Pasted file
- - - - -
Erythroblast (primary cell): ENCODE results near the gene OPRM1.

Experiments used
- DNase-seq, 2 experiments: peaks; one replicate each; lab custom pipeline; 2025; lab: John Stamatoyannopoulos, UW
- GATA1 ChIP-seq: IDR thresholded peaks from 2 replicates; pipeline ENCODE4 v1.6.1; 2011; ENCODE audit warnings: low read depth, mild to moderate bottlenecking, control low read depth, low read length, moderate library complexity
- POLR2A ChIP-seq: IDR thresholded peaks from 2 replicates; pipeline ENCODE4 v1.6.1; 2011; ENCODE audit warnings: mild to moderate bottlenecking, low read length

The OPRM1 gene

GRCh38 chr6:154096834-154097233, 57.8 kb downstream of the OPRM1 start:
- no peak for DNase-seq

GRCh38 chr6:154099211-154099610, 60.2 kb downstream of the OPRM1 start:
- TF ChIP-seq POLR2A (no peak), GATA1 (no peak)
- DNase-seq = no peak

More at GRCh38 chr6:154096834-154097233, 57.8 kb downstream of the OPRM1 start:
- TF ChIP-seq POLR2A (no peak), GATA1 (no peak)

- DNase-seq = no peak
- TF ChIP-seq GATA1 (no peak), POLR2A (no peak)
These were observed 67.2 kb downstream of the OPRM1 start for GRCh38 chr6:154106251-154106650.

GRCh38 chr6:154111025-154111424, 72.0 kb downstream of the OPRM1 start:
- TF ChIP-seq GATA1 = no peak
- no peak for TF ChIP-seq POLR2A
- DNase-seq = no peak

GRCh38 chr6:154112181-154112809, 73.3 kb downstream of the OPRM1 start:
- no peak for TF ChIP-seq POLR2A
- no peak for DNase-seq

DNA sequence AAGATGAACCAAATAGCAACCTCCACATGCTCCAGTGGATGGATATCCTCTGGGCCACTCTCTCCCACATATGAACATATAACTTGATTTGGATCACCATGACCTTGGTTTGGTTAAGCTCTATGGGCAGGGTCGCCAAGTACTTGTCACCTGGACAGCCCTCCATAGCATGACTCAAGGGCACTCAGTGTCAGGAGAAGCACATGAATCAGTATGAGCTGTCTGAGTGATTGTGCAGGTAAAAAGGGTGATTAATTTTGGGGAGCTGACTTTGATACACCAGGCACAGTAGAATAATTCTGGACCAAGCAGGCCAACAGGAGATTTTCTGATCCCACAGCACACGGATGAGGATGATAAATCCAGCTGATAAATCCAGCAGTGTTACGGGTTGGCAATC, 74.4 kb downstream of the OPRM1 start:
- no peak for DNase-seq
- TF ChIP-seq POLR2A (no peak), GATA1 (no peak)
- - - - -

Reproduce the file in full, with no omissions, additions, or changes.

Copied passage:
Erythroblast (primary cell): ENCODE results near the gene OPRM1.

Experiments used
- DNase-seq, 2 experiments: peaks; one replicate each; lab custom pipeline; 2025; lab: John Stamatoyannopoulos, UW
- GATA1 ChIP-seq: IDR thresholded peaks from 2 replicates; pipeline ENCODE4 v1.6.1; 2011; ENCODE audit warnings: low read depth, mild to moderate bottlenecking, control low read depth, low read length, moderate library complexity
- POLR2A ChIP-seq: IDR thresholded peaks from 2 replicates; pipeline ENCODE4 v1.6.1; 2011; ENCODE audit warnings: mild to moderate bottlenecking, low read length

The OPRM1 gene

GRCh38 chr6:154096834-154097233, 57.8 kb downstream of the OPRM1 start:
- no peak for DNase-seq

GRCh38 chr6:154099211-154099610, 60.2 kb downstream of the OPRM1 start:
- TF ChIP-seq POLR2A (no peak), GATA1 (no peak)
- DNase-seq = no peak

More at GRCh38 chr6:154096834-154097233, 57.8 kb downstream of the OPRM1 start:
- TF ChIP-seq POLR2A (no peak), GATA1 (no peak)

- DNase-seq = no peak
- TF ChIP-seq GATA1 (no peak), POLR2A (no peak)
These were observed 67.2 kb downstream of the OPRM1 start for GRCh38 chr6:154106251-154106650.

GRCh38 chr6:154111025-154111424, 72.0 kb downstream of the OPRM1 start:
- TF ChIP-seq GATA1 = no peak
- no peak for TF ChIP-seq POLR2A
- DNase-seq = no peak

GRCh38 chr6:154112181-154112809, 73.3 kb downstream of the OPRM1 start:
- no peak for TF ChIP-seq POLR2A
- no peak for DNase-seq

DNA sequence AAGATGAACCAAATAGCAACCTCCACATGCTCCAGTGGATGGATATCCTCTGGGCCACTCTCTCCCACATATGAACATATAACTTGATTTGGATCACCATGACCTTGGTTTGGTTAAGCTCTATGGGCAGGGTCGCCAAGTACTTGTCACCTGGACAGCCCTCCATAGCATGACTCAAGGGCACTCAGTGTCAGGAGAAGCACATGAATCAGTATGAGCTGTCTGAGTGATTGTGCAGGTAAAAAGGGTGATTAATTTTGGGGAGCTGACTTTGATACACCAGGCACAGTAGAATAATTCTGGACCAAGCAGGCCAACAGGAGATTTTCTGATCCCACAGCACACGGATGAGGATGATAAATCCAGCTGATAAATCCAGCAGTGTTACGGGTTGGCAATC, 74.4 kb downstream of the OPRM1 start:
- no peak for DNase-seq
- TF ChIP-seq POLR2A (no peak), GATA1 (no peak)